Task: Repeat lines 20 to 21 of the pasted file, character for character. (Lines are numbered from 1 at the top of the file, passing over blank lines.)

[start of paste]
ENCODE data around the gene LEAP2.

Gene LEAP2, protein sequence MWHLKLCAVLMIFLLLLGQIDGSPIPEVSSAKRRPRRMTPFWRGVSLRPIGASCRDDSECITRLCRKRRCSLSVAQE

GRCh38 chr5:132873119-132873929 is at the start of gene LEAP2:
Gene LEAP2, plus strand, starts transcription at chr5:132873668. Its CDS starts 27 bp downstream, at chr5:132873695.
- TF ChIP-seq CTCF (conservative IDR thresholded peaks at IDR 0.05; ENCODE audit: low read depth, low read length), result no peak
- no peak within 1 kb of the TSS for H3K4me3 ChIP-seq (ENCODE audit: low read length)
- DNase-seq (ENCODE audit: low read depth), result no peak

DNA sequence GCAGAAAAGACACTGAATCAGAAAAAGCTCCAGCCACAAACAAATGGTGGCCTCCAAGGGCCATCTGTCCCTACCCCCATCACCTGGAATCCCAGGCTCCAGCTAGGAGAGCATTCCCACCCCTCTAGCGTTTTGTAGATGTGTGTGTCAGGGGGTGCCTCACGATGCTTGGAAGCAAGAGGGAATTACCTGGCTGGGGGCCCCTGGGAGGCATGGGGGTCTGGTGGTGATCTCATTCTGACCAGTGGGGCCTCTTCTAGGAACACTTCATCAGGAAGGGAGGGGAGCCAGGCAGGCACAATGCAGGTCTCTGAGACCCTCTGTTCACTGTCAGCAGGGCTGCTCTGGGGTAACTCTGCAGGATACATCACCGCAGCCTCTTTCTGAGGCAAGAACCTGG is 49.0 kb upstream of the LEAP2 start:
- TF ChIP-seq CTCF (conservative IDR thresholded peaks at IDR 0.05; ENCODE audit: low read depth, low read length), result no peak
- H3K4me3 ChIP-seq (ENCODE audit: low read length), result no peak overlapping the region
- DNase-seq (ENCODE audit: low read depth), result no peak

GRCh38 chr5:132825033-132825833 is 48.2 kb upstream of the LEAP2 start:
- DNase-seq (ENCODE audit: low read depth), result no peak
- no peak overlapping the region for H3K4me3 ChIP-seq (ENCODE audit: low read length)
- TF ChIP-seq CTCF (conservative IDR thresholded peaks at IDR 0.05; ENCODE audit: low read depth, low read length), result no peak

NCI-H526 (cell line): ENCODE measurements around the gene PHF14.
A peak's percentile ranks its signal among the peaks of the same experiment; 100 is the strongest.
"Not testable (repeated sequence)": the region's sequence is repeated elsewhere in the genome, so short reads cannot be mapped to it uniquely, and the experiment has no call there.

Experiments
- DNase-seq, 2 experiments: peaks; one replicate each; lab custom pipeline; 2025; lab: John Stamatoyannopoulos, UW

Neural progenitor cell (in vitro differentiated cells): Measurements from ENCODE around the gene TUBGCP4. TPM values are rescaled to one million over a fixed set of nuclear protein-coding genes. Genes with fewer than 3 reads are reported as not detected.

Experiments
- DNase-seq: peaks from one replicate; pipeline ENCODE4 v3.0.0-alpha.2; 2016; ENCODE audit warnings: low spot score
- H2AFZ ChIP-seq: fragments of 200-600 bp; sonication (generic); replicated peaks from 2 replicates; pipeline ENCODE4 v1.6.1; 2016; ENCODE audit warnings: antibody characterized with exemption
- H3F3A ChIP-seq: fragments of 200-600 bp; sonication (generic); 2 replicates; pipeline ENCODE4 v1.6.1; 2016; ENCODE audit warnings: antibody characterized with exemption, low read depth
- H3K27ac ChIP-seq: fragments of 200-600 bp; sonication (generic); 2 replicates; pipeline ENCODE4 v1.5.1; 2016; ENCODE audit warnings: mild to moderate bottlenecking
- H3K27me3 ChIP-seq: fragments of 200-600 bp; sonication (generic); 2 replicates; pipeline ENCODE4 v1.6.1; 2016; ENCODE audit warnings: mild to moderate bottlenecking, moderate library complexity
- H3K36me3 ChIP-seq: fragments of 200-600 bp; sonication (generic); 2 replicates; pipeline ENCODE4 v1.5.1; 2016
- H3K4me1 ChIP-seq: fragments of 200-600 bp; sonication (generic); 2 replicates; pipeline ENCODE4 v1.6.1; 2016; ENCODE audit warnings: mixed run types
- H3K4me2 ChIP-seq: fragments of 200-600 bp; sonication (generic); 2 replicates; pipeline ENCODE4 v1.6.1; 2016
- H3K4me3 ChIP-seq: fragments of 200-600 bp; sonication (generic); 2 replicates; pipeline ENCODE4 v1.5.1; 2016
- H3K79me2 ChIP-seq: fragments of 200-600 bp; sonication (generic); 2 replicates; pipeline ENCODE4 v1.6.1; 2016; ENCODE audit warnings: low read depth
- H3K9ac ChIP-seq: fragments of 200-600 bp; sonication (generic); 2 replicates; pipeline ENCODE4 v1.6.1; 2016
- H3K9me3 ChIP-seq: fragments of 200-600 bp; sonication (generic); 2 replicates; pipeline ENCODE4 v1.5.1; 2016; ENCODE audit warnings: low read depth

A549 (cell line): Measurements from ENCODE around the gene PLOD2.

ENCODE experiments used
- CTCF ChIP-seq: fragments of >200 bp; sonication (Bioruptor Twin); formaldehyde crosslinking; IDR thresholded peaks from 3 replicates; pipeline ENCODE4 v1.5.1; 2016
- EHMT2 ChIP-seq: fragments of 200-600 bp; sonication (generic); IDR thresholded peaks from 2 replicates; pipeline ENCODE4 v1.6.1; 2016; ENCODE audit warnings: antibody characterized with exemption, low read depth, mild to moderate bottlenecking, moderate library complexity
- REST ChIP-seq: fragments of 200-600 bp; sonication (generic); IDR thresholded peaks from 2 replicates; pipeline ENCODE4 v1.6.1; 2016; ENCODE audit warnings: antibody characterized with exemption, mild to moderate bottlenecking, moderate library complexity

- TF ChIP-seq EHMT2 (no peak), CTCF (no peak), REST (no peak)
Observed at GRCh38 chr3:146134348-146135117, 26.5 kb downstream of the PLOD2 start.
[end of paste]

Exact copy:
- DNase-seq, 2 experiments: peaks; one replicate each; lab custom pipeline; 2025; lab: John Stamatoyannopoulos, UW

Neural progenitor cell (in vitro differentiated cells): Measurements from ENCODE around the gene TUBGCP4. TPM values are rescaled to one million over a fixed set of nuclear protein-coding genes. Genes with fewer than 3 reads are reported as not detected.